Building society was the name given in 19th century Britain for working men's co_operative savings groups: by pooling savings, members could buy or build their own homes.
The societies were originally in two forms: terminating, where they would be dissolved when all members had a house, and Permanent, where the society continued on a rolling basis, continually taking in new members as earlier ones completed purchases. The only building societies remaining now are the permanent societies, the terminating societies having long since terminated.
In their heyday, there were hundreds of building societies: just about every town in the country had a building society named after that town. Over succeeding decades the number of societies has decreased, as various societies merged to form larger ones, often renaming in the process: most of the existing larger building societies are the end result of the mergers of many smaller societies.
In the 1980s, British banking laws were changed to allow building societies to offer banking services equivalent to normal banks. Building societies, in the classic form, were mutual organisations, jointly owned by those saving and borrowing. From the 1980s onwards, a number of societies, under pressure from members, `demutualised' to become commercial enterprises with shares of stock like any other company: members of the society would get a cash `windfall' - usually several hundred pounds, sometimes more - as their share of the assets of the society. This happened to a number of the larger societies, several of which were bought out by banks after their demutualisation.
A movement arose whereby investors would open a savings account with a mutual building society, thereby getting voting rights in the society, and pressurise for a vote on demutualisation, with the intent of getting a windfall payment as a result. A number of societies' members and managers were very unhappy about such investors, who were termed carpetbaggers, maintaining that as mutual societies, they could supply better and cheaper home loans than the banks and demutualised societies, as they only had to make a profit to cover their operational costs, and had no need to generate an additional profit to return to shareholders.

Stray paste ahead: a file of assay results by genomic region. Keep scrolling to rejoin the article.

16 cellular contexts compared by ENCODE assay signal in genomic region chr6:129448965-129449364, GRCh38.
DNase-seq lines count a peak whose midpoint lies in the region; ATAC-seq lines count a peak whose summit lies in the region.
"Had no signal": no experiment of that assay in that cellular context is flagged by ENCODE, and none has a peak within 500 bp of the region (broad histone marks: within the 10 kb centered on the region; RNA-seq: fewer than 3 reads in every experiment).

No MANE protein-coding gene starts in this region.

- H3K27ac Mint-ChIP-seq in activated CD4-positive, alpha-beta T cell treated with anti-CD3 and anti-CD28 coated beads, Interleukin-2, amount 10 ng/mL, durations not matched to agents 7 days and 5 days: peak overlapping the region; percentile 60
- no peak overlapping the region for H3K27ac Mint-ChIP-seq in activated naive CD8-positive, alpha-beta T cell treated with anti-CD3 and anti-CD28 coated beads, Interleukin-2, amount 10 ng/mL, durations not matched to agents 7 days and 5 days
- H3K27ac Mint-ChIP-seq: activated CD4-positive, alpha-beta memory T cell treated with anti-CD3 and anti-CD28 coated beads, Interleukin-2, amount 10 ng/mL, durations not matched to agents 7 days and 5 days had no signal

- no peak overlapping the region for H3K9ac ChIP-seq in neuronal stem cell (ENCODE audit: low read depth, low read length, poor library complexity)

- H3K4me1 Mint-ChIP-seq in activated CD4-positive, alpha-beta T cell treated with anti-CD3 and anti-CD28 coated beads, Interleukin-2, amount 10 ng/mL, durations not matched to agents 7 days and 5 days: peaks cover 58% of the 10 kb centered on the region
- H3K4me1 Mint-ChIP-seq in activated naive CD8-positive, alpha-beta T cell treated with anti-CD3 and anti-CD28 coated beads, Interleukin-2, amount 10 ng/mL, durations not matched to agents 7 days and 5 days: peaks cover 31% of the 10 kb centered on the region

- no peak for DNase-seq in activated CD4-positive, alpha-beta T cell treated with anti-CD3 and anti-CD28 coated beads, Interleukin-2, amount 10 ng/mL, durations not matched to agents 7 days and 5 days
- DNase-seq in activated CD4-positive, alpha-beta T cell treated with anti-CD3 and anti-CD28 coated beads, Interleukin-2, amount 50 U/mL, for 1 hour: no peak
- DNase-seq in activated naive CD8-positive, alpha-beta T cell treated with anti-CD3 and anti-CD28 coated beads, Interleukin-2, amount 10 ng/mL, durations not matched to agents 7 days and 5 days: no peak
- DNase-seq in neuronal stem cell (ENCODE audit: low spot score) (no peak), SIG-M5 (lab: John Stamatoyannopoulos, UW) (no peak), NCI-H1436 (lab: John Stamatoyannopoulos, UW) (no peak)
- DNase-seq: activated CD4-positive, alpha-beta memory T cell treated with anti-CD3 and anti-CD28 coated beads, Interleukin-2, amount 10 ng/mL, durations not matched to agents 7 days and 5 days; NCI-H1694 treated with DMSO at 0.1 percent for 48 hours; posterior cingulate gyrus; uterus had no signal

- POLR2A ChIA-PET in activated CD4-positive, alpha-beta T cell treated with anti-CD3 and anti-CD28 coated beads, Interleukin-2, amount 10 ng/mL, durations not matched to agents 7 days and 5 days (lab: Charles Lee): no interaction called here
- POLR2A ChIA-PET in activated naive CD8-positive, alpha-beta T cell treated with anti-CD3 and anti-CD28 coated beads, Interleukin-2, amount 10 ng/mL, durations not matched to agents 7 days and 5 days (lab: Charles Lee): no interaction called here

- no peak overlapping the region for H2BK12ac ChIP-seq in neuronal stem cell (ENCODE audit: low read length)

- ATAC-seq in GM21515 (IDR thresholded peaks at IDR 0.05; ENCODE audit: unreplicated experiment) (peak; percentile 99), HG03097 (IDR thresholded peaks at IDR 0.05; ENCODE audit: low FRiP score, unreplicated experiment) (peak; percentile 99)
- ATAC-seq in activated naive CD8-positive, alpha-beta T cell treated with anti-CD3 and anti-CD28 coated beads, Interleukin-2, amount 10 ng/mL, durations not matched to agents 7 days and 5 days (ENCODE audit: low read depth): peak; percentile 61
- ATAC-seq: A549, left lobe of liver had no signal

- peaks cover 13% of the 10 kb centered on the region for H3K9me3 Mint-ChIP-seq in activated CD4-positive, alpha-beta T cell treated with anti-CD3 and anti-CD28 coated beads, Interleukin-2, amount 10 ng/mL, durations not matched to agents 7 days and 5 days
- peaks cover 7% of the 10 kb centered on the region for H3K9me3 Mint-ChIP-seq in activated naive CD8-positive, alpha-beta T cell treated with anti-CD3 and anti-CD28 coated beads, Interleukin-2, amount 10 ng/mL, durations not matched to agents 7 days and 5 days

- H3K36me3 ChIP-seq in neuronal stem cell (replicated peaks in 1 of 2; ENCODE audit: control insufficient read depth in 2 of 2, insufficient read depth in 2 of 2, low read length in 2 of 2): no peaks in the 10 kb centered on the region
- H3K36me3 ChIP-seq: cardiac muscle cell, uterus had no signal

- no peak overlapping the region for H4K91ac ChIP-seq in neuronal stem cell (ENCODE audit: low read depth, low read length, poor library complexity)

In the end, after a number of large demutualisations, and pressure from carpetbaggers moving from one building society to another to cream off the windfalls, most of the remaining societies modified their rules of membership in the late 1990s. The method usually adopted were membership rules to ensure that anyone newly joining a society would, for the first few years, be unable to get any profit out of a demutualisation. With the chance of a quick profit removed, the demutualisations have slowed considerably, as of December 2001.
Remaining building societies
Here is a chart of the top 10 remaining building societies ranked by society assets in millions of pounds sterling, as of May 2004.
- Nationwide £83,284m
- Britannia £20,865m
- Yorkshire £14,382m
- Portman £14,099m
- Coventry £8,937m
- Chelsea £7,828m
- Skipton £7,133m
- Leeds & Holbeck £5,362m
- West Bromwich £4,282m
- Cheshire £4,023m
Source: Building Societies Association, 3 Savile Row, London.
In Australia, building societies evolved along British lines. Because of strict regulations on banks, building societies fluorished until the deregulation of the Australian financial industry in the 1980s. Eventually many of the smaller building societies disappeared, while some of the largest (such as St. George) officially attained the status of banks.
In the United States, the Savings and loan association had a similar organization and purpose.